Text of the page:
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Making the most of geometric graphic design

Geometric design: you might instinctively recognise it when you see it, but what actually is it? The term ‘geometric design’ refers to an aesthetic style adhering to fundamental principles of symmetry, repetition, proportions and ratios.

It is also based on a grid system to ensure a visually pleasing level of consistency. Don’t let this fool you, though; geometric design definitely doesn’t have to be predictable and boring.

Here are several ways you would be able to creatively weave geometric elements into graphics you intend your business to leverage for promotional purposes.

Take inspiration from the past 

Not necessarily your own, though you can go down that route if you want. 

You probably don’t have to rack your brain too much to recall clapping eyes on geometric designs adorning various historical pieces of art and architecture — whether you saw them in person or in a documentary presented by someone like Bettany Hughes. 

So, why not look again at past examples of geometric design to give yourself a valuable spark of inspiration? Maybe you have a few useful photos already saved on your smartphone, or you could watch a few historical documentaries on an on-demand service like BBC iPlayer?

Be selective which shapes you include

You don’t necessarily need to go for complex shapes. In fact, ironically, basic shapes can convey more meaning exactly because of their familiarity.

Circles are associated with a wide range of instantly recognisable items — such as the sun, the moon, balls and buttons. Triangles, too, can represent a number of different things — including mountains and arrows.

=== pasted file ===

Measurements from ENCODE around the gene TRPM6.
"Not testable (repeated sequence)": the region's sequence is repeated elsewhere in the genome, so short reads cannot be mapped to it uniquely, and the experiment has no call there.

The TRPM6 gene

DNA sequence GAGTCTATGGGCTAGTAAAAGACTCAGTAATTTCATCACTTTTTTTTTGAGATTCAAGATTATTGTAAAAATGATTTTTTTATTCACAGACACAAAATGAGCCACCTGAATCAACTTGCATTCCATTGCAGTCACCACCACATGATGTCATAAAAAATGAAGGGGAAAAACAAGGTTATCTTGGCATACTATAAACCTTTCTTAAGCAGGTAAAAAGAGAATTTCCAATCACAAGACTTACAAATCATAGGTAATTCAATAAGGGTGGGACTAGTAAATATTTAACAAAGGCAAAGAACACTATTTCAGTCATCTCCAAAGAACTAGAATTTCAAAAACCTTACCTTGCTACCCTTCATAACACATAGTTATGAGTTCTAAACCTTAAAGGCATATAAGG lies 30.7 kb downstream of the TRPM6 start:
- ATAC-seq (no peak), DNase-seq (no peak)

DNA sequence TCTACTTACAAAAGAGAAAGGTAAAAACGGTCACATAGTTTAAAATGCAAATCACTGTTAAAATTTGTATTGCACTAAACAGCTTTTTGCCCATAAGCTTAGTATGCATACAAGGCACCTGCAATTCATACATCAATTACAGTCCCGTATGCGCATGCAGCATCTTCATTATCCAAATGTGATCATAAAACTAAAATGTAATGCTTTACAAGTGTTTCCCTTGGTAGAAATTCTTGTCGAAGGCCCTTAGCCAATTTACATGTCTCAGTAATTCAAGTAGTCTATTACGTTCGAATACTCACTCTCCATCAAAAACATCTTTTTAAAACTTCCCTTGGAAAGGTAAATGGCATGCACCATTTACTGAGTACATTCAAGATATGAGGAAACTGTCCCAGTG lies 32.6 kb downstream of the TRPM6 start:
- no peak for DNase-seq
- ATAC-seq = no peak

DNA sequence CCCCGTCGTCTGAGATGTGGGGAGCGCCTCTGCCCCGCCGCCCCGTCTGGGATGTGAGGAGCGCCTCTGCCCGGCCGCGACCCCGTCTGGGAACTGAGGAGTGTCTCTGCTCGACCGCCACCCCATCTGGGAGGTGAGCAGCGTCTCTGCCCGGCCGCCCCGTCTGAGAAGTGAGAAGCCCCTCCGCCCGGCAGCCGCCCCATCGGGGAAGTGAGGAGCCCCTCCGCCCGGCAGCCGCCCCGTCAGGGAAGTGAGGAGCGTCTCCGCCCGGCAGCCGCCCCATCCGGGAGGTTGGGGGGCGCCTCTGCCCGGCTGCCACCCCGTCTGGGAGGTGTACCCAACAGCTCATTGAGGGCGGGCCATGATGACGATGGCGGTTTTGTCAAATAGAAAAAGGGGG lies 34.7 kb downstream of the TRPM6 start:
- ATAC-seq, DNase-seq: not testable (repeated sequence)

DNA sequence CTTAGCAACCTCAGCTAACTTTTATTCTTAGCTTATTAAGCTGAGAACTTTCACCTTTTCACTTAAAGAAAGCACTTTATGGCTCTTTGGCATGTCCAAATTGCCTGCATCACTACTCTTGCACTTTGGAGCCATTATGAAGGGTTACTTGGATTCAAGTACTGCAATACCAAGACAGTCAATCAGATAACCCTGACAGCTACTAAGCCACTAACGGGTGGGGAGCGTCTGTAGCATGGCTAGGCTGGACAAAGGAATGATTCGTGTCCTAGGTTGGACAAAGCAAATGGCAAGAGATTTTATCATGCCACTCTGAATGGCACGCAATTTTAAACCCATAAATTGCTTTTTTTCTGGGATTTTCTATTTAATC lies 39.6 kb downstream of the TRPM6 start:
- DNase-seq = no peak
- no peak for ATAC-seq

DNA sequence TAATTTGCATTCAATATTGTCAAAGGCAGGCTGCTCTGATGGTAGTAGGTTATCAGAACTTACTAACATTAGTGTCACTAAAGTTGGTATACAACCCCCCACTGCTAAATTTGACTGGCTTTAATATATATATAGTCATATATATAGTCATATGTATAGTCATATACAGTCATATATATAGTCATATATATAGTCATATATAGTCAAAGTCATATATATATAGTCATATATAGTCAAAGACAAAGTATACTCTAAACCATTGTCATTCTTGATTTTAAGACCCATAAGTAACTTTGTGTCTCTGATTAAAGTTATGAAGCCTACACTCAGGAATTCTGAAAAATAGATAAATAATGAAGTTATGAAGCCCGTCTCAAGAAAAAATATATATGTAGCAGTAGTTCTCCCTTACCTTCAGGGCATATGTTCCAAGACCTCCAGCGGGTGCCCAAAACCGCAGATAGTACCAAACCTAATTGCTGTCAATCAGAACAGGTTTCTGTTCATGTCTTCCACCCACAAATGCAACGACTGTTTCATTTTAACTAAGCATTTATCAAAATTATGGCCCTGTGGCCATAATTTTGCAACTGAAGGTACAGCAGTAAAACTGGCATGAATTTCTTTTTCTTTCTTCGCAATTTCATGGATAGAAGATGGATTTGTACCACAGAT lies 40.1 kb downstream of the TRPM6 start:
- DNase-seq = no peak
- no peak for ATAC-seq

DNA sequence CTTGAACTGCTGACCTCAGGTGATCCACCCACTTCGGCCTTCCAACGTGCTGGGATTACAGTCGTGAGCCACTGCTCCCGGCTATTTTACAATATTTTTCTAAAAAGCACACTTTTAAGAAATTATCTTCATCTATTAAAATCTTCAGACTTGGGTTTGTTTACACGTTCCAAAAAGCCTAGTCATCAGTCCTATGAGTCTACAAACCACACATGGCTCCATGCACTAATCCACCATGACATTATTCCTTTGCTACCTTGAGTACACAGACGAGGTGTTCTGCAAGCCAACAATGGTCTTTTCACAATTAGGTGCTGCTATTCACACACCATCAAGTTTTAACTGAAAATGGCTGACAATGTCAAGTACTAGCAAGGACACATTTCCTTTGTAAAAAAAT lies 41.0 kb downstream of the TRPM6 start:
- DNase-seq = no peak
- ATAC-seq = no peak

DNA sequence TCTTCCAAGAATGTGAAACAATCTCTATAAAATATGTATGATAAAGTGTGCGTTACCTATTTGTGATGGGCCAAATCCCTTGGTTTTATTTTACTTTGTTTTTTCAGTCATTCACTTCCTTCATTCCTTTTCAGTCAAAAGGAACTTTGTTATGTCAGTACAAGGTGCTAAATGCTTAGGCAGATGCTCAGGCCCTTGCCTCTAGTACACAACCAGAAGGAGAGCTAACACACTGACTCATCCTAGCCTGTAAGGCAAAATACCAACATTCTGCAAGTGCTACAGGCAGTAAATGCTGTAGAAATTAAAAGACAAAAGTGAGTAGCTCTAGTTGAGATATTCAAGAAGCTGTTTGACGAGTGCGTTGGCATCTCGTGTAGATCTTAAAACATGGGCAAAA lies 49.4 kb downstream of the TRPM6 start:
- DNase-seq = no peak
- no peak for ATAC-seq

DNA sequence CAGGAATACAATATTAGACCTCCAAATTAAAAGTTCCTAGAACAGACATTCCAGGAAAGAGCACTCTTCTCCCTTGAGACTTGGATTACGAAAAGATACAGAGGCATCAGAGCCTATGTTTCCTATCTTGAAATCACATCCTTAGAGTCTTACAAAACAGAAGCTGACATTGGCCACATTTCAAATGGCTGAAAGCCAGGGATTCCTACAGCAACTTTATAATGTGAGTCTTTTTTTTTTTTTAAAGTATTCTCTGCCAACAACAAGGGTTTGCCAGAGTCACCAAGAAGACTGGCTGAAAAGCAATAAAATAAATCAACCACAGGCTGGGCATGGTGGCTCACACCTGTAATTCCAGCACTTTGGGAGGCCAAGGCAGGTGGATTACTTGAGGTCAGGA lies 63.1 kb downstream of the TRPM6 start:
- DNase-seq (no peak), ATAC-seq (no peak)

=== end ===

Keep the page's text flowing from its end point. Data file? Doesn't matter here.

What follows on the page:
So, think carefully about what your business actually stands for — and then choose some specific shapes to suit. These could form common motifs in your company’s marketing materials.

Strategically combine elements to say new things 

With your geometric designs, you want to strike just the right balance: distinctive enough to long leave an imprint on the mind while remaining simple enough not to bewilder the viewer.

Just look at Russian artist Wassily Kandinsky’s 1925 painting Yellow-Red-Blue, which is delightfully punchy and vibrant even with its big focus on primary colours and rudimentary shapes.

Why not dig out a sketchpad and start drawing geometric shapes in various compositions and arrangements to see which of them would work best for your particular brand?

For example, if you run an eco-conscious brand, green triangles could constitute trees, and be crowded together tightly to create forests — all while a yellow circle overhead serves as the sun.

Be patient when refining your work 

Key to the beauty of geometric design is the myriad of visually enchanting possibilities with it. On the flip-side, though, this sheer scope of customisation could leave you indecisive about what to include and what to leave out of the design; so, don’t be afraid to keep tweaking it until it feels ‘just right’.

Whatever ideas you do come up with, you might want to run them past members of our graphic design team. We could help you take your geometric creations to the next level.

Making the most of geometric graphic design

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